Speaking for our Superintendent, we are a relatively new course and our fescue rough stresses easily.  He has been trying since the course opened to get it to fill in solid.  On almost all the holes the cart path is not at the same level as the fairways, so carts going back and forth, up and down, through the rough, would do even more damage.  We also don't want carts going off into the woods (which they still do).  We have places to enter and exit the fairway.

 

Our zoysia fairways are not as easily affected by carts.

 

But, yes, I understand what is behind your question, and I understand that if you hit a ball somewhere other than the fairway, there is a natural instinct to drive to it, wherever it is.  I play with members who play almost every day, who know we don't drive in the rough, and they still do.

 

We have one hole, a downhill Par 5, which is very visible from the Clubhouse.  We see carts in the rough on it almost every time we look that way.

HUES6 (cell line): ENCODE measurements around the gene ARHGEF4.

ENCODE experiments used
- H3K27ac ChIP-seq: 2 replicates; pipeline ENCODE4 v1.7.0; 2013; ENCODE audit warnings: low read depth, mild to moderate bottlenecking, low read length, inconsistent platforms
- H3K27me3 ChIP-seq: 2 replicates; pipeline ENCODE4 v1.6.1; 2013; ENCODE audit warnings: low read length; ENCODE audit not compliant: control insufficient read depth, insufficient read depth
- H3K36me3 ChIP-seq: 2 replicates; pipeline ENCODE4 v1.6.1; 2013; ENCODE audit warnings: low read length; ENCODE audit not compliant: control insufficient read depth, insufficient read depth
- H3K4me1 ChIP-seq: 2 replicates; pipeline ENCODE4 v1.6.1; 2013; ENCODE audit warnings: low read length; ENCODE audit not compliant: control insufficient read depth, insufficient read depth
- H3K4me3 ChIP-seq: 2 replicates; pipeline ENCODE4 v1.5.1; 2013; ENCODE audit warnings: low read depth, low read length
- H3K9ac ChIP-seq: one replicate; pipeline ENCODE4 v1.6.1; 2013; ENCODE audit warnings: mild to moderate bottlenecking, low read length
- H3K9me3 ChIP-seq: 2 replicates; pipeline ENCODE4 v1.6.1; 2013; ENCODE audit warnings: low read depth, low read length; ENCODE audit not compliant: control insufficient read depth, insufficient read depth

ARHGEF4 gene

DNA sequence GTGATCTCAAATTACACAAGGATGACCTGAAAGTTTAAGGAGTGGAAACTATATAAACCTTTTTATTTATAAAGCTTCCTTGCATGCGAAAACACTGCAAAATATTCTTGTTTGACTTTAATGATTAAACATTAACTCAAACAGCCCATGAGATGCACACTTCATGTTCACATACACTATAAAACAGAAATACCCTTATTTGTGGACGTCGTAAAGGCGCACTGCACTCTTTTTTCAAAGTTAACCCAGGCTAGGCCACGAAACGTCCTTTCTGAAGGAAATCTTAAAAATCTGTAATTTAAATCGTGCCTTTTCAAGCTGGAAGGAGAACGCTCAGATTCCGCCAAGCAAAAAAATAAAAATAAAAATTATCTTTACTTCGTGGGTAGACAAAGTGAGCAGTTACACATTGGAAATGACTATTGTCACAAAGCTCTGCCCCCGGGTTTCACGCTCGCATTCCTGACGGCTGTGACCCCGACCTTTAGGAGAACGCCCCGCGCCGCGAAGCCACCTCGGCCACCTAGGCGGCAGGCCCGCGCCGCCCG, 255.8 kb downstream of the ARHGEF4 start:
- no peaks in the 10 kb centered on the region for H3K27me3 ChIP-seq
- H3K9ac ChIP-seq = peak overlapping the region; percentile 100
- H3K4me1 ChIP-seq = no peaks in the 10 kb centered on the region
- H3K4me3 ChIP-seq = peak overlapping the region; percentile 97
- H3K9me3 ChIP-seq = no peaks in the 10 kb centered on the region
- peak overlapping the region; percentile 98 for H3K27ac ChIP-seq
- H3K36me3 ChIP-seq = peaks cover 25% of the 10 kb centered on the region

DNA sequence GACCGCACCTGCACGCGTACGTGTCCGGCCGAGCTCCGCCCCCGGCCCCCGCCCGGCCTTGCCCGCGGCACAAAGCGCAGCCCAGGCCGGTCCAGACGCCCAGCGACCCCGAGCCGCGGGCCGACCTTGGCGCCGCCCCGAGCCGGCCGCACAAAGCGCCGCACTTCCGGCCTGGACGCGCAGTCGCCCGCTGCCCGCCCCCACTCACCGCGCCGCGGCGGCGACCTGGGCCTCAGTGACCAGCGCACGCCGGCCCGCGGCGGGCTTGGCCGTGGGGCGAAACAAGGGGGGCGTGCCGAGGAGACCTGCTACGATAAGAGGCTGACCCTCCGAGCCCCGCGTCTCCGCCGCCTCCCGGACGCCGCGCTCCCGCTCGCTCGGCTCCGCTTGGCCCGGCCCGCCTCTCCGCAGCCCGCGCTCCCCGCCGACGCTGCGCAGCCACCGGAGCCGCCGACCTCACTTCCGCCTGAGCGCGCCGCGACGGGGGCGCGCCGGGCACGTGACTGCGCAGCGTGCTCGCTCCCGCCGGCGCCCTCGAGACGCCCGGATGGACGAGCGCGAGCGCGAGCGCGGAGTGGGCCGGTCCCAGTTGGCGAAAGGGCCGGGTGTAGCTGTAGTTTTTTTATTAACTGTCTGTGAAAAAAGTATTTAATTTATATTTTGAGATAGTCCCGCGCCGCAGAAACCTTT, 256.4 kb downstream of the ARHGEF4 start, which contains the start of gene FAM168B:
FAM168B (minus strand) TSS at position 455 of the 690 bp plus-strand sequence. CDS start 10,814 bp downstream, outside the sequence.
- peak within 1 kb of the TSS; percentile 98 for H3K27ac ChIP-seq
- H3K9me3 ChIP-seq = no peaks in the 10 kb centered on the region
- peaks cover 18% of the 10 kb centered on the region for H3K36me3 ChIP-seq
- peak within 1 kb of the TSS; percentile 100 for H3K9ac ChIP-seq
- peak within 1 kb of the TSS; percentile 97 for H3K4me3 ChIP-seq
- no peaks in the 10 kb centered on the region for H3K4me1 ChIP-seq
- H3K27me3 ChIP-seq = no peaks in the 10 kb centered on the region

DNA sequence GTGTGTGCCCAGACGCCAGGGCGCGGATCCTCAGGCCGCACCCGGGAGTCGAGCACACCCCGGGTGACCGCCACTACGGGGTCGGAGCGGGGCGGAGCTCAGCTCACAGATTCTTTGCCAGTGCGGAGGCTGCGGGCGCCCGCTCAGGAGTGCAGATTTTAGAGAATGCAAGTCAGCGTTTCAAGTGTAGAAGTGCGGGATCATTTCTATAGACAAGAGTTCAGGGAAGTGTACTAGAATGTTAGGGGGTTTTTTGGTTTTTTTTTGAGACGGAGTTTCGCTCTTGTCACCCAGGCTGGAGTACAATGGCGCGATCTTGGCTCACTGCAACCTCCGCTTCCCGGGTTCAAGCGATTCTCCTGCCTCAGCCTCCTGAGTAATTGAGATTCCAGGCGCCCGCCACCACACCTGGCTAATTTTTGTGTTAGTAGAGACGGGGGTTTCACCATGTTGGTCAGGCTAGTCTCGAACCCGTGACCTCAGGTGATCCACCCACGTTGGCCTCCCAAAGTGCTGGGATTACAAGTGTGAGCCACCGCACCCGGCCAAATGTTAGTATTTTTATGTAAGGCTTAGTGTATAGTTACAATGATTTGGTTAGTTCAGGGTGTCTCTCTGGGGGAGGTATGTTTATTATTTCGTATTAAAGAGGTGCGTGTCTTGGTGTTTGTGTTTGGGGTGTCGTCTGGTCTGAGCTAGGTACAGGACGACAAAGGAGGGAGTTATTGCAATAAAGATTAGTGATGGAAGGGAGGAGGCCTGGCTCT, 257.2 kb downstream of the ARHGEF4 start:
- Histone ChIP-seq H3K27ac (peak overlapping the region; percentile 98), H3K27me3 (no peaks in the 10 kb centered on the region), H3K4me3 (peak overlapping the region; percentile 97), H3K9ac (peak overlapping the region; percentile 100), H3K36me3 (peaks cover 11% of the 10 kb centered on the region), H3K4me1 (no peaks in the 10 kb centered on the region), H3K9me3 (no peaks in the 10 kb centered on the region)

Golfers drive in our rough every day, and have every day the course is open, the same as some golfers drive on the fairways when it is cart path only.  The Super has finally gotten to the point where he does not blame that on the starter.

post #288 of 290

Played behind a twosome a couple days ago that was slow as hell.  Normally I don't get too bent out of shape over moving slowly because I usually play by myself and everything seems slow like that, or the course is full of foursomes and nobody is going anywhere anytime soon anyway.  But these people... they weren't good, had nobody in front of them, and played like they had the rest of their lives to finish the round.  It was really irritating and I see what people mean by slow play killing the game.